Serving a False Nationalism

The French Revolution has been credited with spawning nationalism as we know it today.
Oddly though, considering the centrality of nationalist ideologies to shaping Africa into what it is today, there appears to be very little scholarship on the links between the French Revolution and African history.
At the centre of the socialist and nationalist beliefs that drove that revolution were the thoughts of Jean-Jacques Rousseau.
Hans Kohn has defined the brand of nationalism inspired by Rousseau as “a state of mind, in which supreme loyalty of the individual is felt to be due to the nation-state”.
Today it may seem like a passé concept, but in 18th century Europe, which had only recently accepted that the world was indeed round, it was heretic to think of men being equal and placing love for their land above loyalty to their largely hereditary rulers.
Which is why it was quite bold for the French revolutionaries to declare: “The citizen is born, lives and dies for the fatherland.”
What the slave-owning French did not realise at the time was that their newly-expressed belief in “liberty, equality, fraternity” would start whittling away at Empire. Even though it took 200 more years to officially end both slavery and colonialism, the seeds for our own revolutions in Africa were planted by the French Commune.
And though it did take two centuries for a general acceptance that the ideals of the French Revolution applied to all mankind regardless of colour, there was an immediate impact in one tiny slave colony. Across the Atlantic Ocean in little Haiti, François-Dominique Toussaint, a brilliant politician and military tactician, took the ideals of the French Revolution and used them to drive out French, British and Spanish slaveholders. In 1793, four years after the revolution started in France, Toussaint started his own in Haiti; a movement that would result in the establishment of the world’s first-ever independent black republic.
People started calling him Toussaint L'Ouverture, The Saviour. As the slaves revolted, a British general appealed to The Saviour to stop the attacks on slaveholders. In reply he said: “… behold this land which we have watered with our sweat or rather, with our blood, – those edifices which we have raised, and that in the hope of a just reward! Have we obtained it? … (you) have been tyrants, monsters unworthy of the fruits of our labours: and do you, brave general, desire that as sheep we should throw ourselves into the jaws of the wolf?
“No! It is too late. God, who fights for the innocent is our guide; He will never abandon us. Accordingly, this is our motto – Death or Victory!”
What conviction! What courage! What clarity! And what a sharp contrast with the leaders we have today!
Where people like Toussaint L'Ouverture drew inspiration from the French Revolution to do their utmost to give their fellowman a better life, today we see the fruits of an unedifying nationalism that places loyalty to leaders above love for our land.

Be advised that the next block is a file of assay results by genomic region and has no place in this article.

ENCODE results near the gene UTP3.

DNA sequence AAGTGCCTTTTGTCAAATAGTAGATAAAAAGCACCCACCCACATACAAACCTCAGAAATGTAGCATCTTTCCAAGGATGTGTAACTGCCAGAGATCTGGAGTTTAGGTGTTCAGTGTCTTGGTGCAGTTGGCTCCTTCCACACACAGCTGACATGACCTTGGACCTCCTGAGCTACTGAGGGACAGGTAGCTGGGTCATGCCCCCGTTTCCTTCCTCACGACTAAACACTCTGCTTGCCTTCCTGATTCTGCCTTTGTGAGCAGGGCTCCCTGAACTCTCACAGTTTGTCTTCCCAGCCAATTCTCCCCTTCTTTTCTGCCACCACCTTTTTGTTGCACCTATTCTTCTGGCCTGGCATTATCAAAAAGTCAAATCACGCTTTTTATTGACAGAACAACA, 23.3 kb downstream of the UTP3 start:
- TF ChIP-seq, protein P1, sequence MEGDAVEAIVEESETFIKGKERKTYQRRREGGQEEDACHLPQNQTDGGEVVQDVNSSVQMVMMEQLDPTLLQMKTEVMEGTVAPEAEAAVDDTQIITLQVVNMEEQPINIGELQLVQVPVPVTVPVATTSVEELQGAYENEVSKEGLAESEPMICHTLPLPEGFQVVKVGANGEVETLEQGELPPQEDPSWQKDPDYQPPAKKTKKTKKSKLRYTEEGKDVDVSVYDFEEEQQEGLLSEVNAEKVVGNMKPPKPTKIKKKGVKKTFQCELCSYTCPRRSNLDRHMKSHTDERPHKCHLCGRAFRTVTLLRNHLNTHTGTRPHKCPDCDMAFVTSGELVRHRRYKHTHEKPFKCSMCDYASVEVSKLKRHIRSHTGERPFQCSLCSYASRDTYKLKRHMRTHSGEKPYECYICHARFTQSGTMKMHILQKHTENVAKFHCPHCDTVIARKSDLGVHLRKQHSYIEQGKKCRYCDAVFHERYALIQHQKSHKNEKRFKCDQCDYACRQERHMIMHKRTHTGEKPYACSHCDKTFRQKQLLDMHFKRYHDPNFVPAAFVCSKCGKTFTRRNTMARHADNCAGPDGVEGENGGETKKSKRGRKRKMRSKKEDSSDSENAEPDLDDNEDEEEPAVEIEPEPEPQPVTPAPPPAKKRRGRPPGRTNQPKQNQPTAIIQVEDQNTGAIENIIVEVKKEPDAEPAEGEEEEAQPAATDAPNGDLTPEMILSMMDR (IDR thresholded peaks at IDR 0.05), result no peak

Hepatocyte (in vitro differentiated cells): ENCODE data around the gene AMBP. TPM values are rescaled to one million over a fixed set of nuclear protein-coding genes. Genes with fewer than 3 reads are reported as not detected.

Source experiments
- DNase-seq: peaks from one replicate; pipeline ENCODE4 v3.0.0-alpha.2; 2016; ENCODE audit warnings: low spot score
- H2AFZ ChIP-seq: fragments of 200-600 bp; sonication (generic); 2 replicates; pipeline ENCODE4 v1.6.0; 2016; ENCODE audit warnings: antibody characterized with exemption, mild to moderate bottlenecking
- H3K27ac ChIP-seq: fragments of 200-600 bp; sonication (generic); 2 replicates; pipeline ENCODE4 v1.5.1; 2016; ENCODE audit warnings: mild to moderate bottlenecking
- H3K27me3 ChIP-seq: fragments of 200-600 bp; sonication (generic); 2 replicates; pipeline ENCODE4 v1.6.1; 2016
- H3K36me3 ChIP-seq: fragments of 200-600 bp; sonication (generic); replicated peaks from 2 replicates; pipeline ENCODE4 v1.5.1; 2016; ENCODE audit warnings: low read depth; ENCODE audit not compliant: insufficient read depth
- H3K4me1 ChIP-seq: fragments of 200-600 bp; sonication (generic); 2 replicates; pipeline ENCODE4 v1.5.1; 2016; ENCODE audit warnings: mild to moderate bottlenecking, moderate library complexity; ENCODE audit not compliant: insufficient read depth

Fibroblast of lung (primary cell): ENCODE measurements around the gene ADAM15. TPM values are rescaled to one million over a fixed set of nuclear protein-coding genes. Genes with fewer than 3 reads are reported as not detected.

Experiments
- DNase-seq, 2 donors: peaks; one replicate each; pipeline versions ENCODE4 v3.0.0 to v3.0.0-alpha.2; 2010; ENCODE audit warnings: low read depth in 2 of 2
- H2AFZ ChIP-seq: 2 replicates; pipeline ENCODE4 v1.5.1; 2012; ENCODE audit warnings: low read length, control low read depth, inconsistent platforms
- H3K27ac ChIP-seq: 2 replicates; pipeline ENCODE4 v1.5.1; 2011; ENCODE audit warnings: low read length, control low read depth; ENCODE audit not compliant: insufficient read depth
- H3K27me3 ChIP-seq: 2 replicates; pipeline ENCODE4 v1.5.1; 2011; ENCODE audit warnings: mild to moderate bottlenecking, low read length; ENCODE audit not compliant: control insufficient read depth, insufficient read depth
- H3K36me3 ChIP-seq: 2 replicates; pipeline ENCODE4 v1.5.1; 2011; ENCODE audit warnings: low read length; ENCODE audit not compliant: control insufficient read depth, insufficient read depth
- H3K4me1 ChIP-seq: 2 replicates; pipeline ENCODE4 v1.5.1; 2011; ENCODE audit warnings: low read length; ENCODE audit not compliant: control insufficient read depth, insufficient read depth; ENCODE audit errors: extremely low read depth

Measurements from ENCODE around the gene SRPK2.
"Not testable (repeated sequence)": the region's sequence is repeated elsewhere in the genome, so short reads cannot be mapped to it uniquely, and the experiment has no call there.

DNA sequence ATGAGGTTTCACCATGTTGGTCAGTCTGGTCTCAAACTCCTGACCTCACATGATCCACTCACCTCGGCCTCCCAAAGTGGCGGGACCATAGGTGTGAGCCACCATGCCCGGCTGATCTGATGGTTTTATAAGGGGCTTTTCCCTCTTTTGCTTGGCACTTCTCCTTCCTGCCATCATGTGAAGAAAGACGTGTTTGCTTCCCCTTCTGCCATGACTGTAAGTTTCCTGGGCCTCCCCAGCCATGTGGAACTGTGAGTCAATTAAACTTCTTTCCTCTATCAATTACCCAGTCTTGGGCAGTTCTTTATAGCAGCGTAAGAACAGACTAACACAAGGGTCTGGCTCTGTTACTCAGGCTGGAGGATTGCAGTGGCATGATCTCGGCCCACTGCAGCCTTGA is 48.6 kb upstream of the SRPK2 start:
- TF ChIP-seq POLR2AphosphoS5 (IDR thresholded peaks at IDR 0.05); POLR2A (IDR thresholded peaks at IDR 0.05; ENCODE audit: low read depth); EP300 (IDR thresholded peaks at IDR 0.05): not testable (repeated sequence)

That is why our leaders take us for granted, and us like sheep continue to vote them into power as they hide behind a false nationalism that does not serve the majority. We get thieving leaders who loot with impunity and connive with the former colonisers to strip Africa of its natural resources while squeezing out every last drop of our sweat and blood in the service of those who are already rich.
And that thieving habit has become a culture so engrained in our societies that we excel in corruption to the point where our countries each lose an average US$25 billion yearly to graft.
US$25 billion each on average when we need just US$100 billion in one year to develop energy infrastructure for the whole of Africa! L'Ouverture would have said “death!” to such leaders. But we applaud them. And indulge ourselves in our own petty thieving at whatever level we can manage: public servants who charge “extra” so that they process a document they are already being paid to process; police officers who want to be paid by victims of crime so that they write up a docket; nurses who will watch you moan in agony on a hospital floor unless you are prepared to pay a little something to be allocated a bed.
The “Terror” of the French Revolution is nothing compared to the terror that corruption has brought.
And through it all the poor go on starving while the rich get fatter.
Remember the words of Rousseau to the French Commune, “When the people shall have nothing more to eat, they will eat the rich.” The onus is on the ordinary citizenry to deal with the corruption they see around them.
 It should not be tolerated, in dealing with the vices that are contributing to Africa’s continued under-development, our motto, like L'Ouverture’s, should be “victory or death!”

April 2013
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